Our visit ended Sunday morning at South Haven’s 54th Summer Art Fair. With the two great artist dens of Douglas and Saugatuck just up the road, there’s no need to import artistic talent. But that didn’t discourage 130 fine artists who set up shop for the day in Stanley Johnson Park located just behind the inn. For a mere $20, I bought six limited edition prints by Chicago artist Susan Murtaugh. I’ve been plotting a redecorating project for an upstairs bedroom and I owe a decisive moment of inspiration to Lake Michigan, starting with these stunning nautical prints, purchased from the South Haven Center for Art.

Here are three artists that caught my eye.


These paintings are encaustics, a technique using beeswax. According to artist Brenda Zimmerman, this method dates back to ancient Egypt. Paper dolls are incorporated into these works. Notice the Chicago scenery in the background? You can see more of her work at her Flickr site.


Dollmaker Kimberly McDermott draws and paints the most imaginative faces on her dolls. I love the fanciful costumes they wear. Wouldn’t it be fun to wear the adult versions?

I was so stunned by Ann Loveless’s amazing quilts that I stood with my mouth agape. I forgot to ask for a photo, but you can check out her work on your own. Do not be fooled–these are not computer-generated quilts; Ann uses a photograph as inspiration, cutting shapes by hand and quilting them into lush landscapes.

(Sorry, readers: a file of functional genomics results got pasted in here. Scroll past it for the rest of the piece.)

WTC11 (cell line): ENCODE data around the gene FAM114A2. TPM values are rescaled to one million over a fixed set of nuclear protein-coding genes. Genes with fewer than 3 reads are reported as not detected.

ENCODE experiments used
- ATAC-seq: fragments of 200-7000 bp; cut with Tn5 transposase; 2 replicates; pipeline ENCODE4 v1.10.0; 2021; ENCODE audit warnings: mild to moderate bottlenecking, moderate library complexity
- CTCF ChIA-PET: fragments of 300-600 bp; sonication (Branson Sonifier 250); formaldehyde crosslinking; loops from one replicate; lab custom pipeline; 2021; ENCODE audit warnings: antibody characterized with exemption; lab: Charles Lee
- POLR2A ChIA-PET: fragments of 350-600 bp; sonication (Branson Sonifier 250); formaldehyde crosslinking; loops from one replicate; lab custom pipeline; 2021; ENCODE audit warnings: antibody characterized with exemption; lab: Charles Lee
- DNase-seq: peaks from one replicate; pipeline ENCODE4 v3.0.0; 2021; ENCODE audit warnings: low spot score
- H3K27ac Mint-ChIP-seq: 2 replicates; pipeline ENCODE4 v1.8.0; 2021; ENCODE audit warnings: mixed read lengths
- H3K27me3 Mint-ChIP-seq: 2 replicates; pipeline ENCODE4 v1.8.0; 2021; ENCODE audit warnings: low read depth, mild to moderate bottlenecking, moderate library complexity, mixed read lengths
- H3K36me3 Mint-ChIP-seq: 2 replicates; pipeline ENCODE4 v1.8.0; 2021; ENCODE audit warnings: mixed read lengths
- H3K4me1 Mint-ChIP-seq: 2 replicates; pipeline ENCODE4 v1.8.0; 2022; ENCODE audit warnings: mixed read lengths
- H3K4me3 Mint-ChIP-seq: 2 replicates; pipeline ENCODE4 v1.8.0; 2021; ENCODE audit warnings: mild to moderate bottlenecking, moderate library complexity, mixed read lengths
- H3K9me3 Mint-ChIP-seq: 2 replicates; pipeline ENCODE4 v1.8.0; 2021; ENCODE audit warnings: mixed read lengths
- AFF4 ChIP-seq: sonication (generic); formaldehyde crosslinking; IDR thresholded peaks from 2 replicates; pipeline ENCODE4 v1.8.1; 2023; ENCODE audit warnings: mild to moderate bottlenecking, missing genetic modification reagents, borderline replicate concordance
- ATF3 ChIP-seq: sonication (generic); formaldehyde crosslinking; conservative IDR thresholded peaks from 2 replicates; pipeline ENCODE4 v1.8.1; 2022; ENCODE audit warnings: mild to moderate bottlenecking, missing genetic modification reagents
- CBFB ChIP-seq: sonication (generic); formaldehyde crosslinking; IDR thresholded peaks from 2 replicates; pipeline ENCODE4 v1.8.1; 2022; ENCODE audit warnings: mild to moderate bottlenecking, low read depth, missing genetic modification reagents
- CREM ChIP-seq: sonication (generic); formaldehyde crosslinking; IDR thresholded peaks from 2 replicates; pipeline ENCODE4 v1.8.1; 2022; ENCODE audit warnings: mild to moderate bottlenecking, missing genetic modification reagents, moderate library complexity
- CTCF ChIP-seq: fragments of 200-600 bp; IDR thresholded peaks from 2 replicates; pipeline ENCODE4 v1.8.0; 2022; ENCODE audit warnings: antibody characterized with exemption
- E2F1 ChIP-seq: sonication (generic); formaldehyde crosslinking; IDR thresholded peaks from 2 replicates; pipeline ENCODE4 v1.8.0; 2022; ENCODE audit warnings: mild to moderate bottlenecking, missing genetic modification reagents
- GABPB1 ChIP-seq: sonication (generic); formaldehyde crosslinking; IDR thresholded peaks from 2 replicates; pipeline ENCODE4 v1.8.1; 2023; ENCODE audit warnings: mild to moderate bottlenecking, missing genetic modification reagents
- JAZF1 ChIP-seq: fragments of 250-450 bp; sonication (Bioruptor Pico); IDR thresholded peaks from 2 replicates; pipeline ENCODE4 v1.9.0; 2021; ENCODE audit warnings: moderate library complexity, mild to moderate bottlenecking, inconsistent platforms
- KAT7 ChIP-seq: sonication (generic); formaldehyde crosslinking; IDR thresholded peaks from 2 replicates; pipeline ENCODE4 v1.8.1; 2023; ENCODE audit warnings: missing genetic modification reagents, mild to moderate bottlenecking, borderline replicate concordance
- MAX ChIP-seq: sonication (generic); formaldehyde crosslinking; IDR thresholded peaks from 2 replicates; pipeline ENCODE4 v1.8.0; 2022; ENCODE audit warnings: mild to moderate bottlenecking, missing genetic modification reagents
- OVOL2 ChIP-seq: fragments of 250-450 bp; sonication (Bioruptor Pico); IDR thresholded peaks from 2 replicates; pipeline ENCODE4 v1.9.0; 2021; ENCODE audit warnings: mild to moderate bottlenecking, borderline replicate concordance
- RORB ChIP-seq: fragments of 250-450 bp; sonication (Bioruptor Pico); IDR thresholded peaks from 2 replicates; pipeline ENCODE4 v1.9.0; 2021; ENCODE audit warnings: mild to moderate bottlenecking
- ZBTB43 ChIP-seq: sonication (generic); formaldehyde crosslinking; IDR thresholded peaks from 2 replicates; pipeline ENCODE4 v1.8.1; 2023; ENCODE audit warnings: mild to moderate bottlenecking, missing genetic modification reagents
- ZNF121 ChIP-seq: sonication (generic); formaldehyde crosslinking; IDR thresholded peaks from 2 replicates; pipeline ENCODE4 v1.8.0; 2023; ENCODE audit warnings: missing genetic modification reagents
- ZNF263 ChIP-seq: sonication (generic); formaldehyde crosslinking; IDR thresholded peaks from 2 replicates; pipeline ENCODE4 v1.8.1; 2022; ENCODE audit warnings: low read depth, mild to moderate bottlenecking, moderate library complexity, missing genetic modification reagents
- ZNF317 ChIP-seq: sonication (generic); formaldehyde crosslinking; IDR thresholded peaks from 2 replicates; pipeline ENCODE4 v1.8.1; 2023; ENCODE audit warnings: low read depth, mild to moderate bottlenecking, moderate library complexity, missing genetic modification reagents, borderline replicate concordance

Three other marvels of our trip that still mystify me.

On our way to lunch and dinner each day we passed the same abandoned golf course located between South Haven and Saugatuck on Route A2. My husband commented on it every time. Why?


Passing through Ganges, Michigan, I remembered the first verse of Scarlatti’s aria Già il sole dal Gange, which I learned in Italian when I was a seventh-grader. I can’t remember the user name or password for an account I set up yesterday, but I can sing an Italian aria I learned almost 40 years ago? What’s up with that?

When the sun sets on the opalescent pool of Lake Michigan, people gather in clusters along the beach as if for worship. As we stare at a glorious sliver of hot pink and orange in the sky, we’re all clutching digital cameras, hoping to capture the essence of a perfect sunset. In the silence you can sense people contemplating their own insignificance. Is it possible that anyone will walk away doubting God’s existence?

I can’t answer these questions, but I can leave you with the English translation of Scarlatti’s aria celebrating the beauty of the sun over India’s Gange River.

Already the sun over the Ganges is shining more brightly and dries every teardrop from the weeping dawn. With golden rays it bejewels every stem, and draws the stars in heaven on the meadow.

Life is short. Wear the good stuff.